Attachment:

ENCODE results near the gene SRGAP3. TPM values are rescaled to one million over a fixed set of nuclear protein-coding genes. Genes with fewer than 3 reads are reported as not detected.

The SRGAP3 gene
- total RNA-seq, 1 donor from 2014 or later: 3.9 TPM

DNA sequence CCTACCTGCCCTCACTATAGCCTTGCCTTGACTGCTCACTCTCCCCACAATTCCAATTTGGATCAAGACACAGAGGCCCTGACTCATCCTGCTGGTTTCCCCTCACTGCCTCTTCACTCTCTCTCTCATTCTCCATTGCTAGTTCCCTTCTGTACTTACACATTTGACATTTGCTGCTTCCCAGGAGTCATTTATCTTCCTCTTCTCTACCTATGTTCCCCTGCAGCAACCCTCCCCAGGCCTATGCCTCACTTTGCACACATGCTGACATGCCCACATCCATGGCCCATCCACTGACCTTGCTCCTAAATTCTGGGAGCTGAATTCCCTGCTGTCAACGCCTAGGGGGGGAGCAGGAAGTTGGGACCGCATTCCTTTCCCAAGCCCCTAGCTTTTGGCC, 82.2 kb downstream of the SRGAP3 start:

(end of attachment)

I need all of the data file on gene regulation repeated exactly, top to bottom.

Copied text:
ENCODE results near the gene SRGAP3. TPM values are rescaled to one million over a fixed set of nuclear protein-coding genes. Genes with fewer than 3 reads are reported as not detected.

The SRGAP3 gene
- total RNA-seq, 1 donor from 2014 or later: 3.9 TPM

DNA sequence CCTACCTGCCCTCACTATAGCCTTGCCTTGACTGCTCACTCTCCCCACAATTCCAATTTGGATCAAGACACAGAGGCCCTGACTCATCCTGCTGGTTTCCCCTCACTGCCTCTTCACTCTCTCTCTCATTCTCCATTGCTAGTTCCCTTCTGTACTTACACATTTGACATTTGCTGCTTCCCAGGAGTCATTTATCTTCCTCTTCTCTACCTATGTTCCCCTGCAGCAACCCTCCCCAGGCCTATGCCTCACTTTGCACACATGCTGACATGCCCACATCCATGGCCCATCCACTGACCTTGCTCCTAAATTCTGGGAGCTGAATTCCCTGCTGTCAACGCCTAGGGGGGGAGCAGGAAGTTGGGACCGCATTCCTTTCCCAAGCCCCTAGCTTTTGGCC, 82.2 kb downstream of the SRGAP3 start: